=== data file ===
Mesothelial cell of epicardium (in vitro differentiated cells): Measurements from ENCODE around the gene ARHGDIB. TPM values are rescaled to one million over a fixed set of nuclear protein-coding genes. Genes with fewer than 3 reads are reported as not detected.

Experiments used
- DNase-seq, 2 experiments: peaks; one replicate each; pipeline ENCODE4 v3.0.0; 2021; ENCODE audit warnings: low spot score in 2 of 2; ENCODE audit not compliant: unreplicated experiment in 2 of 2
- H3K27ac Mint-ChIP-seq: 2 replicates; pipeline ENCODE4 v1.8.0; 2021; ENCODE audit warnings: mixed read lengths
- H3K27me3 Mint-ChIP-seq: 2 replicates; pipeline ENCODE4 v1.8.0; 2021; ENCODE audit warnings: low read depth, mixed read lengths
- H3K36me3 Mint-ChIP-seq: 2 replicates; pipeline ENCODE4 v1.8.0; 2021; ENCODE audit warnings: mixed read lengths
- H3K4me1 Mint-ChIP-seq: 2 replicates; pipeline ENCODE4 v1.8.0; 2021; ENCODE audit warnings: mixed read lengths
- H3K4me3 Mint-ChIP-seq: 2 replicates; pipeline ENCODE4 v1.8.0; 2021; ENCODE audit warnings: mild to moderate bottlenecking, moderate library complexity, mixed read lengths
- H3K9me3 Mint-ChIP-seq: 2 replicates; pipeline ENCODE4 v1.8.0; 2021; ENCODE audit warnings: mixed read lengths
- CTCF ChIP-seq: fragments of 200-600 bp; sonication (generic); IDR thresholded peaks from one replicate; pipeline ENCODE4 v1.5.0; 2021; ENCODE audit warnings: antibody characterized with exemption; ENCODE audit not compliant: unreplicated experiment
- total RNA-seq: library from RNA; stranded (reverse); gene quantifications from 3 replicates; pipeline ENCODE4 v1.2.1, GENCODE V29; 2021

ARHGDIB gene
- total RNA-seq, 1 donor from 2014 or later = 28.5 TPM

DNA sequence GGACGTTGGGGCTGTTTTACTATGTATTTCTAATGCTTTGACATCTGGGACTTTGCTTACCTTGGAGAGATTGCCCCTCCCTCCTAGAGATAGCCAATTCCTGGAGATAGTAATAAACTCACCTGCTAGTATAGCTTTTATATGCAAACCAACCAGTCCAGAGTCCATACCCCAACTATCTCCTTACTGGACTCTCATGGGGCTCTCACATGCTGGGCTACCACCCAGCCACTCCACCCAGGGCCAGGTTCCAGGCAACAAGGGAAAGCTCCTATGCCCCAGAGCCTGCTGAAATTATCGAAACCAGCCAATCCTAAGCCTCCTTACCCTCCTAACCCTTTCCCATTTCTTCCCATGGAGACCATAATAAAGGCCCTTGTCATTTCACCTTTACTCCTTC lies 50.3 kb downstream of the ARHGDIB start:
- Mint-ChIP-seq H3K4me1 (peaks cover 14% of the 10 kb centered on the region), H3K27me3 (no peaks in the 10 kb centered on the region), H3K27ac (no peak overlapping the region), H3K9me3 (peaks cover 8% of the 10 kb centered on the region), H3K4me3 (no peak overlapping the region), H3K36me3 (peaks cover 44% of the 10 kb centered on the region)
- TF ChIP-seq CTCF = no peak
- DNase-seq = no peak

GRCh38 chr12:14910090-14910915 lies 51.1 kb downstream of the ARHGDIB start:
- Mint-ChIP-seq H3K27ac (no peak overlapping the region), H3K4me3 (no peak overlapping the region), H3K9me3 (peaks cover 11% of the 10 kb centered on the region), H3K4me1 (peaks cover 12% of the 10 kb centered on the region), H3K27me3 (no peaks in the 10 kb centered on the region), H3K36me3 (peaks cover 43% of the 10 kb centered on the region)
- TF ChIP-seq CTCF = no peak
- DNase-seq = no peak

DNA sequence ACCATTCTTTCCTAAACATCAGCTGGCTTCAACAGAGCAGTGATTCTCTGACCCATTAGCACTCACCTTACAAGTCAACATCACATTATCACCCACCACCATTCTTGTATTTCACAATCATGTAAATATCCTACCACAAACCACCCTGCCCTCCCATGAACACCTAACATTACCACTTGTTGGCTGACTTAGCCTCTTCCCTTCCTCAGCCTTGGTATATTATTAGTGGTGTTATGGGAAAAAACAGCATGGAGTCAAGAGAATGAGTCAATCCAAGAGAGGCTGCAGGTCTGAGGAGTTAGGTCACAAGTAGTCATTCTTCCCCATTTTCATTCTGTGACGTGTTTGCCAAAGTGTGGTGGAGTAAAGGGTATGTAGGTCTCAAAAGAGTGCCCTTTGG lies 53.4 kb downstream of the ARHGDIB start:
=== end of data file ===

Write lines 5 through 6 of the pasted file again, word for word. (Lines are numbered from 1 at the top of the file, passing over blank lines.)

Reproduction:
- H3K27me3 Mint-ChIP-seq: 2 replicates; pipeline ENCODE4 v1.8.0; 2021; ENCODE audit warnings: low read depth, mixed read lengths
- H3K36me3 Mint-ChIP-seq: 2 replicates; pipeline ENCODE4 v1.8.0; 2021; ENCODE audit warnings: mixed read lengths